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    $\begingroup$ @Philimathmuse, thank you, and you are welcome. I was composing an addition when you posted your comment. It doesn't cater to your purpose either, but I hope you like it as well. $\endgroup$ – Barry Cipra Apr 7 '18 at 17:36
  • $\begingroup$ @Barry: I do enjoy it as well, thank you! $\endgroup$ – Philimathmuse Apr 7 '18 at 17:56
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By the Cauchy-Schwarz inequality together with the equality condition, we have

$$ 1 = \left( \int_{0}^{1} dx \right)^2 < \left( \int_{0}^{1} \frac{dx}{1+x^2} \right)\left( \int_{0}^{1} (1+x^2) \, dx \right) = \frac{\pi}{3}. $$

Now utilizing the inequality $e^{-x} \geq 1 - x$ which is true for all $x \in \mathbb{R}$,

$$ \frac{1}{e} = \int_{0}^{1} (1-x)e^{-x} \, dx \geq \int_{0}^{1} (1-x)^2 \, dx = \frac{1}{3}. $$

Combining two inequality yields $\pi > e$.

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  • $\begingroup$ Great job on the definite integrals Sangchul! Really nice to combine them all together. From your answer I think I can work out a proof without touching $3$ explicitly. $\endgroup$ – Philimathmuse Apr 7 '18 at 21:19
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Here's my contribution: We need to show that $\ln \pi >1$. So we need to show that $\int_1^\pi \frac{1}{x} \; dx >1.$ The graph of $y=\frac{1}{x}$ is concave up, so any tangent line lies below the curve. Find the tangent line half way through the interval:

$$y = \frac{4}{(\pi+1)^2}(\pi +1 -x).$$

The area under that line and between $x=1$ and $x=\pi$ is less than the area represented by the integral. So we need to show the area of this trapezoid is greater than $1$. After some algebra that area turns out to be

$$2\left(\frac{\pi-1}{\pi+1}\right).$$

So we need to show this expression is greater than $1$. I finally have to stoop to "numerics" and use the fact that $\pi$ is greater than $3$. Either note that $(x-1)/(x+1)$ is an increasing function and hence the last expression is greater than $2(3-1)(3+1) = 1.$ Or calculate as follows:

$$2\left(\frac{\pi-1}{\pi+1}\right) = 2 - \frac{4}{\pi+1} > 2-\frac{4}{4} = 1.$$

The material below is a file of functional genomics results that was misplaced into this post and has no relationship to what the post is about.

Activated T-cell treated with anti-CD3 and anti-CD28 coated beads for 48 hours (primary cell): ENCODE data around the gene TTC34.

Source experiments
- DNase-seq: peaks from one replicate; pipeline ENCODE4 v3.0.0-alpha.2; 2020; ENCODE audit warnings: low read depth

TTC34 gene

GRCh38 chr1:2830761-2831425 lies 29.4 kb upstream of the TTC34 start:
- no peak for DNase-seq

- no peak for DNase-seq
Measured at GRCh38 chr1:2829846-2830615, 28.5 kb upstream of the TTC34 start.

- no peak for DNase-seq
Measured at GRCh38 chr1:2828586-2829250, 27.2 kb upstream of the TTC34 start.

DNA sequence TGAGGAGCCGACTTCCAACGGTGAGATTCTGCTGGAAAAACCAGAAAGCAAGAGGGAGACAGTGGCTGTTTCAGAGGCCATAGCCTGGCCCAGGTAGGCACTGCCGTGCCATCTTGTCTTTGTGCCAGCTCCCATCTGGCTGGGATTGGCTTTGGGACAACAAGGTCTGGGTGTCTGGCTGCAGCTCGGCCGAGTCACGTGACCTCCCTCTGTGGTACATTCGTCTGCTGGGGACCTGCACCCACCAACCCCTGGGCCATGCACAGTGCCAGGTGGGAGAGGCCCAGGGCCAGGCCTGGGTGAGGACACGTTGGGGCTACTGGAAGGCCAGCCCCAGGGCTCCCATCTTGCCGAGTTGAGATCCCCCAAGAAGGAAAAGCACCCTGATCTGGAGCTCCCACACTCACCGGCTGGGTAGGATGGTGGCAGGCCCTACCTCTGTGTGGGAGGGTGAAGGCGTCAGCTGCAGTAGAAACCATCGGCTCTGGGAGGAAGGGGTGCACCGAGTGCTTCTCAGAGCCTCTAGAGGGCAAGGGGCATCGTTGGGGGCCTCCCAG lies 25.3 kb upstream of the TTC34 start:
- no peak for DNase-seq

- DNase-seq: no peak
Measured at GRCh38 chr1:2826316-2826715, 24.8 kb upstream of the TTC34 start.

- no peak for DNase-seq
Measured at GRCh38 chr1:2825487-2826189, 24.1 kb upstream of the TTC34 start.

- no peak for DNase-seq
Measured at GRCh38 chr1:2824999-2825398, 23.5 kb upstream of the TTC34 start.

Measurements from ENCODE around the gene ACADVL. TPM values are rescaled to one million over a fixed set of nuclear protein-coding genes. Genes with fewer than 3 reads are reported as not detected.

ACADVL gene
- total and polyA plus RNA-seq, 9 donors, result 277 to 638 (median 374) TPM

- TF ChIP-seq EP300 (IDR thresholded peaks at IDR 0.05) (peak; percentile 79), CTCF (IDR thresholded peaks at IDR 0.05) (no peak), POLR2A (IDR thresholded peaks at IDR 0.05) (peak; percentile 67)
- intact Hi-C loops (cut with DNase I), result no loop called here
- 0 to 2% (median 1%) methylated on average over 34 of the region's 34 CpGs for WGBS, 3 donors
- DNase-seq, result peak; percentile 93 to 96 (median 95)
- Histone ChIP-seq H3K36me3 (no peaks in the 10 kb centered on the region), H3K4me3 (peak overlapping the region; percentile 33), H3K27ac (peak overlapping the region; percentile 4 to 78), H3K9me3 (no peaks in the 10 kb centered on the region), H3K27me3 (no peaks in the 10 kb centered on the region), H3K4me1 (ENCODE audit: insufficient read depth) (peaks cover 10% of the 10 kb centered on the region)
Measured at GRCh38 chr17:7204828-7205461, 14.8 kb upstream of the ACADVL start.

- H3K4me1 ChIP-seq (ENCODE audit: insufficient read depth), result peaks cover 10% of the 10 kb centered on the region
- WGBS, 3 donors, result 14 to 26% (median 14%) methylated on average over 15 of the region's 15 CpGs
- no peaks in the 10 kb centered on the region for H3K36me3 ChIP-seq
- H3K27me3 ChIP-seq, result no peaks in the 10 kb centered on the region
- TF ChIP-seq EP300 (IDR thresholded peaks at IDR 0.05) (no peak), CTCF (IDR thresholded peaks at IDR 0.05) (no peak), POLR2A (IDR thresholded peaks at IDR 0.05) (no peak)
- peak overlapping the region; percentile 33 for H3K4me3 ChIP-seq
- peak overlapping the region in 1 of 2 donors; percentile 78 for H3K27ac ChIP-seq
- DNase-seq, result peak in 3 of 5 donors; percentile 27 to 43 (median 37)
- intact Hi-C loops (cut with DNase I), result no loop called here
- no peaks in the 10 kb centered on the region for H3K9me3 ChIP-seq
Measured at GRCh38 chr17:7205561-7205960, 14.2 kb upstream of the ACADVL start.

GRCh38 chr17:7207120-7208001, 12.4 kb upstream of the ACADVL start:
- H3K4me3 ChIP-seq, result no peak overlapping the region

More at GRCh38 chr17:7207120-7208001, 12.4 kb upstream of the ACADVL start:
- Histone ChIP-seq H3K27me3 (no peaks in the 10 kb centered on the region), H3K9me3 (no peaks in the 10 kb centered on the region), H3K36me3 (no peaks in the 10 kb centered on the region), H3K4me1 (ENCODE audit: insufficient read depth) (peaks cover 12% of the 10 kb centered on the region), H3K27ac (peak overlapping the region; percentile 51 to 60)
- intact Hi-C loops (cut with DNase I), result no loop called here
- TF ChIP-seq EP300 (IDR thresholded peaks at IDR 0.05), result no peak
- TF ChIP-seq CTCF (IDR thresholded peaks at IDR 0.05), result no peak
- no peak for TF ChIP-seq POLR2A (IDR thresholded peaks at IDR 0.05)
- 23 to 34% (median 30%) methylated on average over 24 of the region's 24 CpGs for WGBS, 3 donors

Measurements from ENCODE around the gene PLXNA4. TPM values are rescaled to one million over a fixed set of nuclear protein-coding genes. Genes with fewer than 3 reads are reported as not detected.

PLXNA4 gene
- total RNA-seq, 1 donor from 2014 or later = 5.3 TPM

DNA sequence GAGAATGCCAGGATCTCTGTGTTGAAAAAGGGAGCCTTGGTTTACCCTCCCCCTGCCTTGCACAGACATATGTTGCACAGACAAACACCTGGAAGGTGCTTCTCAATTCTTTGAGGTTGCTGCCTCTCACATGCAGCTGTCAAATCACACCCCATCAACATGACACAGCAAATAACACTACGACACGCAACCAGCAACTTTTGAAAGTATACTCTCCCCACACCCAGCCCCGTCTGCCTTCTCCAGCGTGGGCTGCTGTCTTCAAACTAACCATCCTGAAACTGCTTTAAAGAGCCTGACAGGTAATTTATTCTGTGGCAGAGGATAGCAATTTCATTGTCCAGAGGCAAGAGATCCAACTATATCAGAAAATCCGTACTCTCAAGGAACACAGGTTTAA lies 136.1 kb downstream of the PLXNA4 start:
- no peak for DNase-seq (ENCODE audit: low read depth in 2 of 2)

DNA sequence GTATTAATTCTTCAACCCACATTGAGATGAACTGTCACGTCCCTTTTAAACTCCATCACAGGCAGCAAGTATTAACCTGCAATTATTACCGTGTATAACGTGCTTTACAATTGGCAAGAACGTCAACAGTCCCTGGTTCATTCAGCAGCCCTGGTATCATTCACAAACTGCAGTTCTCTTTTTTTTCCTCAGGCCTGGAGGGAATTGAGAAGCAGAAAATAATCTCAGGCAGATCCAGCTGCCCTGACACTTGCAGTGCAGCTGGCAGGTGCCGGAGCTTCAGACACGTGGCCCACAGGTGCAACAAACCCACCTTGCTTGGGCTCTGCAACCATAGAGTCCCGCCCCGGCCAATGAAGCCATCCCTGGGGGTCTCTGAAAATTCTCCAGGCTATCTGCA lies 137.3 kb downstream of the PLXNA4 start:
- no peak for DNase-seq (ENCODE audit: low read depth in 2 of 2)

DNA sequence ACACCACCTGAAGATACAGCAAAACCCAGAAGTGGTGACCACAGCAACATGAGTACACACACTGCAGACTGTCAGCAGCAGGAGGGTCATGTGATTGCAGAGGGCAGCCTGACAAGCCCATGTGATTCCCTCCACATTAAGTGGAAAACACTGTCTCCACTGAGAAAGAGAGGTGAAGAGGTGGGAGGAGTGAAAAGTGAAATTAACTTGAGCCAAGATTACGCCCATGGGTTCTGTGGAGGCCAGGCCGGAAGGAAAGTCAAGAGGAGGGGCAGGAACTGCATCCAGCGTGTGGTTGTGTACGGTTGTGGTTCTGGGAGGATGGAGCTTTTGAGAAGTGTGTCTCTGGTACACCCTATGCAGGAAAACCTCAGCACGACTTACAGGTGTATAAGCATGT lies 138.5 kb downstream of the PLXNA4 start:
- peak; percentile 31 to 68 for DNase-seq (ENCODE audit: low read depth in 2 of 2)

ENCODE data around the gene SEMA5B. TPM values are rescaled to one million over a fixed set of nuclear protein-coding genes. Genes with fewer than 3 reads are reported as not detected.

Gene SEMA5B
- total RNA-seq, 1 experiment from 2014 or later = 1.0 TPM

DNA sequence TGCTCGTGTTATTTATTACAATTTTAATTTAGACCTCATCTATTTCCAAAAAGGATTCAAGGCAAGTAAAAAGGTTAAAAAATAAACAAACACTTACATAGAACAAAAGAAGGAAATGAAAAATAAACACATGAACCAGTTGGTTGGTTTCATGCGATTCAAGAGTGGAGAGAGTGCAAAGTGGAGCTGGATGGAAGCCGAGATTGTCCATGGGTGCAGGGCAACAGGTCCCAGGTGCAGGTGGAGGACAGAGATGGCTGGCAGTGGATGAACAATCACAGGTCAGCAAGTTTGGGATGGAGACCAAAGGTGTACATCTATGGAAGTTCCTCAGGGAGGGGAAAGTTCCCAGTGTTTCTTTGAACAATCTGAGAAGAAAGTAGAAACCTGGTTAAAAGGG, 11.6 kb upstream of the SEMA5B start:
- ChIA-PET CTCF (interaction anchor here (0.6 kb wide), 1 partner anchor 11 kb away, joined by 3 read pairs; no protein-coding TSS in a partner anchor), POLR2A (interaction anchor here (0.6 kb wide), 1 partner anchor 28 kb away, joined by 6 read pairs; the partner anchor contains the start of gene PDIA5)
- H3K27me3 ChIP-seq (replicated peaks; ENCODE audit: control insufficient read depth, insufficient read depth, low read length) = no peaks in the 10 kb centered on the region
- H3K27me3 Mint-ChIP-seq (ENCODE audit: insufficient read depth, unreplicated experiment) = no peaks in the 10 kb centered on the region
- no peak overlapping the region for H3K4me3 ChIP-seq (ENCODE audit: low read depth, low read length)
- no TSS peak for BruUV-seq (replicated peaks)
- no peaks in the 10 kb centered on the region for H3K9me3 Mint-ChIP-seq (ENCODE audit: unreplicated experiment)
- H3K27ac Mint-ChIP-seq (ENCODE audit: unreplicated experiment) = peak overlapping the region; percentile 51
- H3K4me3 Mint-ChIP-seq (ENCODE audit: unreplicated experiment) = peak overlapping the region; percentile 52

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  • $\begingroup$ Thank you for sharing this wonderful proof and so far it is the closet one for my purpose: up to the final part everything is perfect (actually you can put that as the first part since you have implicitly used the fact that $\pi>1$ for your wonderful contribution to treat $e$ anyway, and @José gave a really nice proof for $\pi>3$. ) I upvoted it but did not accepted it as the "final answer" since in some sense it did not provide a direct answer to my "stronger version" of the question in the second paragraph of the question. $\endgroup$ – Philimathmuse Apr 7 '18 at 17:36
  • $\begingroup$ Well, the shortest distance between antipodal points on a circle is the diameter. If the diameter is 1, then 1 is less than the distance around the semi-circle, which is $\pi/2.$ So we get $\pi > 2$ with no numerics, just pure geometry. $\endgroup$ – B. Goddard Apr 7 '18 at 17:45
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    $\begingroup$ There something else interesting here. The tangent line that gives the maximum area is the one at the point where $x = (1+\pi)/2.$ Exactly half way. I didn't check, but this is probably a property of the curve $1/x$. $\endgroup$ – B. Goddard Apr 7 '18 at 17:47
  • $\begingroup$ Yes exactly and that's the reason that I personally like your answer the best. But right now I have no clue about my stronger version question, do you have any idea about it or would like to try? $\endgroup$ – Philimathmuse Apr 7 '18 at 17:55
  • $\begingroup$ I have checked it is correct that for any interval [a,b] in the positive real line, the max area under the tangent line of the curve is taken exactly at the mid point of the interval. $\endgroup$ – Philimathmuse Apr 17 '18 at 21:51